I don't think it really does. If the words themselves cause real, measurable, immediate harm, that's different (slander, "fire" in a crowded building, etc).
By leaving speech open to content-based restrictions, you would make it so we could democratically choose to say, "You know what? It's illegal to even advocate for gay rights." And if we could
do that, we would have fifty years ago, and the gay rights movement would have to live underground forever.
You can't just say, "Well, content based restrictions should be in place when they work for the good of the people," (e.g. "You can't say that black people are worth less than white people" something that we might all agree would make the world a better place) because society is always sure it's right about something that ends up being wrong. The other side would say their content-based restrictions work for the good of the people.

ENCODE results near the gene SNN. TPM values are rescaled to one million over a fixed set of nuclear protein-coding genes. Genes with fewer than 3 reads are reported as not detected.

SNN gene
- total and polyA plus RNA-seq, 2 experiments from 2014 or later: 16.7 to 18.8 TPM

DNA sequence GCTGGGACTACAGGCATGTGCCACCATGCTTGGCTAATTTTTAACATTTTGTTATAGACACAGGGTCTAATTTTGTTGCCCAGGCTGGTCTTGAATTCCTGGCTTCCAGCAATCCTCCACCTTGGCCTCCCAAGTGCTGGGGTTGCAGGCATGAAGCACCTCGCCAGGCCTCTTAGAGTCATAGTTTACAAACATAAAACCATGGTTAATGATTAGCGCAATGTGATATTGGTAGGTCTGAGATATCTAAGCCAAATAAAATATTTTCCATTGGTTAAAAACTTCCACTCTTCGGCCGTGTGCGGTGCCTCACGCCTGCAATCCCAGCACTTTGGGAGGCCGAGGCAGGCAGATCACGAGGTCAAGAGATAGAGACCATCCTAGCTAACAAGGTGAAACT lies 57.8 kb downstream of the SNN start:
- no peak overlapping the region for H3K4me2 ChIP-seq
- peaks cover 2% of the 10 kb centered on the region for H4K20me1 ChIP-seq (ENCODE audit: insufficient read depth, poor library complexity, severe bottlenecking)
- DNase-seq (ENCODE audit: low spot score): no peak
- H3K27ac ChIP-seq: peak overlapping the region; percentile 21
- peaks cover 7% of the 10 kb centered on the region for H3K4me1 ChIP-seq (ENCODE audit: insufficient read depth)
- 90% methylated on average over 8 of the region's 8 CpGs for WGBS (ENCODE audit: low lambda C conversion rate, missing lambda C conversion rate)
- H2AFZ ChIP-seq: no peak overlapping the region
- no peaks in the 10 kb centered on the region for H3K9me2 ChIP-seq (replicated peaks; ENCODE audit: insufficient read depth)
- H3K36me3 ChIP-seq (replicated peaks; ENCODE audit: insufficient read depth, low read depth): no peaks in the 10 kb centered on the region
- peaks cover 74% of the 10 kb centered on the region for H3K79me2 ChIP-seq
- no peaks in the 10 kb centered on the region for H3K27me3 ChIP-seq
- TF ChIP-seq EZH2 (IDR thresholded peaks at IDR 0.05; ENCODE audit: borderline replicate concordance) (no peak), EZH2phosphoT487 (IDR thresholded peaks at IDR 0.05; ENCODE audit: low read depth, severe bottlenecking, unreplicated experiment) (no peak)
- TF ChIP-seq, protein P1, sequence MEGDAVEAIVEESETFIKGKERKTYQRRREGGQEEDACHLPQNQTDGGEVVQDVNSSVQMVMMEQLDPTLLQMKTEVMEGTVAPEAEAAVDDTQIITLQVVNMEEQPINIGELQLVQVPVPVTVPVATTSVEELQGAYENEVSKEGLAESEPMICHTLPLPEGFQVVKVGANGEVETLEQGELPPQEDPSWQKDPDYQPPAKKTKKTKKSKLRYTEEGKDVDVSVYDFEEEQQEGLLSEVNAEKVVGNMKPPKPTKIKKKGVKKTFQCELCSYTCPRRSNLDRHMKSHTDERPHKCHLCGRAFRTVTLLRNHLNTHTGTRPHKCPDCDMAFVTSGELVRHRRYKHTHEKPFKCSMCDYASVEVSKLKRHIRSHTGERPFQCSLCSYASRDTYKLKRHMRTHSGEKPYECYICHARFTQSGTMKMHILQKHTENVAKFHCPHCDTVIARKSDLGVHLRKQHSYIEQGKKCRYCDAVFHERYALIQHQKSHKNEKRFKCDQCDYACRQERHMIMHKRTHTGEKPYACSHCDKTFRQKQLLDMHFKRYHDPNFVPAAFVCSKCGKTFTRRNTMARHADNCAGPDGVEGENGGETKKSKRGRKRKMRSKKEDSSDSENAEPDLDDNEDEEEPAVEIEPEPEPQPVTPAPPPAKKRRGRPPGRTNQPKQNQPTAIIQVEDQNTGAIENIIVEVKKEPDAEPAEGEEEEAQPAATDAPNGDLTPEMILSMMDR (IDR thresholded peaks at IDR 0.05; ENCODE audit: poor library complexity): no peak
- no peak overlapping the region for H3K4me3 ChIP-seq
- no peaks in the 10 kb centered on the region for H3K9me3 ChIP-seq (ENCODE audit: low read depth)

No thanks, I'd prefer to live in a world where the racist and homophobe can say their peace, and I can make fun of them for their bigotry than a world where only one but not the other could exist.
Yes, we can choose not to associate ourselves with people who have offensive opinions, and our own freedom of speech allows us to say how stupid we think they are. I wasn't arguing against that, but I do
argue against making things procedurally more difficult for people with offensive opinions.
edited 7th Feb '13 8:36:02 AM by Vericrat
Much to my BFF's wife's chagrin, No Pants 2013 became No Pants 2010's at his house.